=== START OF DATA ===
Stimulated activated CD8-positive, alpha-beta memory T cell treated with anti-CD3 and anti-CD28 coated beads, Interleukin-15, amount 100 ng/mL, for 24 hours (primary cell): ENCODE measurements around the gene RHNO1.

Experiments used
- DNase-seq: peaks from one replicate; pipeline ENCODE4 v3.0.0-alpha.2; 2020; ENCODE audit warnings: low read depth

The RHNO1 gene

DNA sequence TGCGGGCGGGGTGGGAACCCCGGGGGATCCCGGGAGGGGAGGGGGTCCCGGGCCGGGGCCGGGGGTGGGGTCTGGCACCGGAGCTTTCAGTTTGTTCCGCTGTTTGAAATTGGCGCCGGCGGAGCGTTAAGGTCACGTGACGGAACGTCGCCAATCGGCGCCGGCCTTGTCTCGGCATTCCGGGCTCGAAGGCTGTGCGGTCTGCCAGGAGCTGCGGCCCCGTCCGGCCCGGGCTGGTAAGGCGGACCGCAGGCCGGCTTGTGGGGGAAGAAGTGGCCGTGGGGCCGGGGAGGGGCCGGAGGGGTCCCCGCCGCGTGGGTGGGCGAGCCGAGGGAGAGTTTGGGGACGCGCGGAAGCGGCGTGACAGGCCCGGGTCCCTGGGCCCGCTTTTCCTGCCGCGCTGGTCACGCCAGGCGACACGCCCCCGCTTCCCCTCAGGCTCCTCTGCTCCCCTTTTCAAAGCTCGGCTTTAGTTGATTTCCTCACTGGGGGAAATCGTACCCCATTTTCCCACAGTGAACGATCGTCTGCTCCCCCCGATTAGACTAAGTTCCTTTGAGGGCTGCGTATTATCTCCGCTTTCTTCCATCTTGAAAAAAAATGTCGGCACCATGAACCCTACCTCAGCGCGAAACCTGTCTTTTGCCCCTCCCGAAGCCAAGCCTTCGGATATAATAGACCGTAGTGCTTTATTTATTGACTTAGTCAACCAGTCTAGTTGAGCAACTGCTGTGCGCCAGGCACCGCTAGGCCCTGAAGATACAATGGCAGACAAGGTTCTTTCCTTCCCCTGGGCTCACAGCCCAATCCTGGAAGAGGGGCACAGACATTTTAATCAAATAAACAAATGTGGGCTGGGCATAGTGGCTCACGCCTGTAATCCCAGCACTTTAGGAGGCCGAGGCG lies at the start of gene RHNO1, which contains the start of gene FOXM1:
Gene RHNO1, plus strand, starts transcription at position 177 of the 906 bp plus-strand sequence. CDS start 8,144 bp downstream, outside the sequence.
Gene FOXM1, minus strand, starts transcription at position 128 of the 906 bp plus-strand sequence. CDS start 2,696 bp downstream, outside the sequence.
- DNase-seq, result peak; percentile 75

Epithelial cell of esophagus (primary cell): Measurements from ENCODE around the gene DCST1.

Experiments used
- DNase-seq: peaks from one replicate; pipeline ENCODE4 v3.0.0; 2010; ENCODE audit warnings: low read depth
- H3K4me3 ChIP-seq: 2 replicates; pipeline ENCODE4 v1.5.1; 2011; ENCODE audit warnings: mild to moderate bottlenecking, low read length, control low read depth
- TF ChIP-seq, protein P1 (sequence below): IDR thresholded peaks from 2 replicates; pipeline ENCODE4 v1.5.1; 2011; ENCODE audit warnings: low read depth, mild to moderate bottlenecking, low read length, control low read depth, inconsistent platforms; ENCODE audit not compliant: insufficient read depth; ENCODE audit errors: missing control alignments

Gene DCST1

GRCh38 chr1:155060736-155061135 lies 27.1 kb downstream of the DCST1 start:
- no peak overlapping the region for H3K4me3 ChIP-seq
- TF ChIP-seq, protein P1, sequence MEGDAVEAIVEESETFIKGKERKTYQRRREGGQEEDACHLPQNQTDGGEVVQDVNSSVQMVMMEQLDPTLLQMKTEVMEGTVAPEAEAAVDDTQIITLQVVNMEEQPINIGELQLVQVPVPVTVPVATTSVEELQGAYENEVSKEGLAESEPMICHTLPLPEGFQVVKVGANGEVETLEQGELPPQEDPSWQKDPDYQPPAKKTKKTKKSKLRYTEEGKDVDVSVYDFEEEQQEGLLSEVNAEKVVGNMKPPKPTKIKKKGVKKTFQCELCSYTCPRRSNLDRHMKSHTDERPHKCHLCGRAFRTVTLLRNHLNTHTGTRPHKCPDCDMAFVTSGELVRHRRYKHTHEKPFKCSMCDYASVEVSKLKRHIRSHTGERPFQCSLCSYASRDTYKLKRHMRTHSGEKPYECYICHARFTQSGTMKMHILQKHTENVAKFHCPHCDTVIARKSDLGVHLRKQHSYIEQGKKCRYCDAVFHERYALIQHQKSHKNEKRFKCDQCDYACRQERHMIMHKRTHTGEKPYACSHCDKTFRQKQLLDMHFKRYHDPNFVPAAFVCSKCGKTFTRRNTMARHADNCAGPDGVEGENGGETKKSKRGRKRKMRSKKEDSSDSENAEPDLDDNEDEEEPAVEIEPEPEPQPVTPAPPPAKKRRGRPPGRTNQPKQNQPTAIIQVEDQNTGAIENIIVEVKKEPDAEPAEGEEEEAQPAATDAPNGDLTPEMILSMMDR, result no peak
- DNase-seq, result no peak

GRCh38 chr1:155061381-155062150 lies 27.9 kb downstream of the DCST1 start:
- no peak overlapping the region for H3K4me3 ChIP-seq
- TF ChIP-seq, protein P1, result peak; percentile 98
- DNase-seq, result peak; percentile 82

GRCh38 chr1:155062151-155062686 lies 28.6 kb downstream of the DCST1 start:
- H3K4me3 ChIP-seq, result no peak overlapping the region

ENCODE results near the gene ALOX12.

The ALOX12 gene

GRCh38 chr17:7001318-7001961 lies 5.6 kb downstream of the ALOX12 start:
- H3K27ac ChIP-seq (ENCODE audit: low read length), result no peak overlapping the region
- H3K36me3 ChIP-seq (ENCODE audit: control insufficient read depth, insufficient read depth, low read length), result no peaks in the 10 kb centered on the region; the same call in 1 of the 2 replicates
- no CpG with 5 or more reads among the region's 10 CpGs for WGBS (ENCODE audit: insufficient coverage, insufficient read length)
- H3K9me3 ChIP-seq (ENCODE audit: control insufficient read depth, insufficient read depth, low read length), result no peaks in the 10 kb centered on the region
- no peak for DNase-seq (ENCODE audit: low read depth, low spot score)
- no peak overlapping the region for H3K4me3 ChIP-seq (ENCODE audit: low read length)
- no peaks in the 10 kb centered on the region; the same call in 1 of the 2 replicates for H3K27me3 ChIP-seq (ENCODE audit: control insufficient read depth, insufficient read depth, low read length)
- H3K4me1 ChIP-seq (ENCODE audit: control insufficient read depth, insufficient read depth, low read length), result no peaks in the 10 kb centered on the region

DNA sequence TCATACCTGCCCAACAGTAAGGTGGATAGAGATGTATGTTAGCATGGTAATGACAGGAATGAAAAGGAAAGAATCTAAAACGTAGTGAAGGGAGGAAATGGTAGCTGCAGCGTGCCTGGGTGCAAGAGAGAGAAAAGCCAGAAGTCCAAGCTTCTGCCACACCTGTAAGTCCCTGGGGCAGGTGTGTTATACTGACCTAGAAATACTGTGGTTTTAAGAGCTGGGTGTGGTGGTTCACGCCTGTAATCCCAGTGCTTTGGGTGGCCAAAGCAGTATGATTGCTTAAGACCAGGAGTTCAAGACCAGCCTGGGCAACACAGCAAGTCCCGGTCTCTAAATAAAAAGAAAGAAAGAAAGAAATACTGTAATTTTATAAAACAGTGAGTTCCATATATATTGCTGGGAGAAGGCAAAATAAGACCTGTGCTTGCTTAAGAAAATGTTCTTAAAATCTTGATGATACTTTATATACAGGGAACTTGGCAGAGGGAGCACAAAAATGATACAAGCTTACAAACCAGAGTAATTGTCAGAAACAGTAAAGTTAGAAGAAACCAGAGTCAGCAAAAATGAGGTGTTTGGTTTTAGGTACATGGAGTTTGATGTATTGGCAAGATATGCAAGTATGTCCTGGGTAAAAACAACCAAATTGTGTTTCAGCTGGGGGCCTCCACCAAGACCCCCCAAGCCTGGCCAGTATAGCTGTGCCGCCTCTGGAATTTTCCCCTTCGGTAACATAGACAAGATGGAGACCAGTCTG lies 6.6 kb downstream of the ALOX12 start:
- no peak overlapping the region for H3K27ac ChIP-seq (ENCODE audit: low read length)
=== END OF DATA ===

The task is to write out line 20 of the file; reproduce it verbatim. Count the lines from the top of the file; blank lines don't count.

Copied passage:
- no peak overlapping the region for H3K4me3 ChIP-seq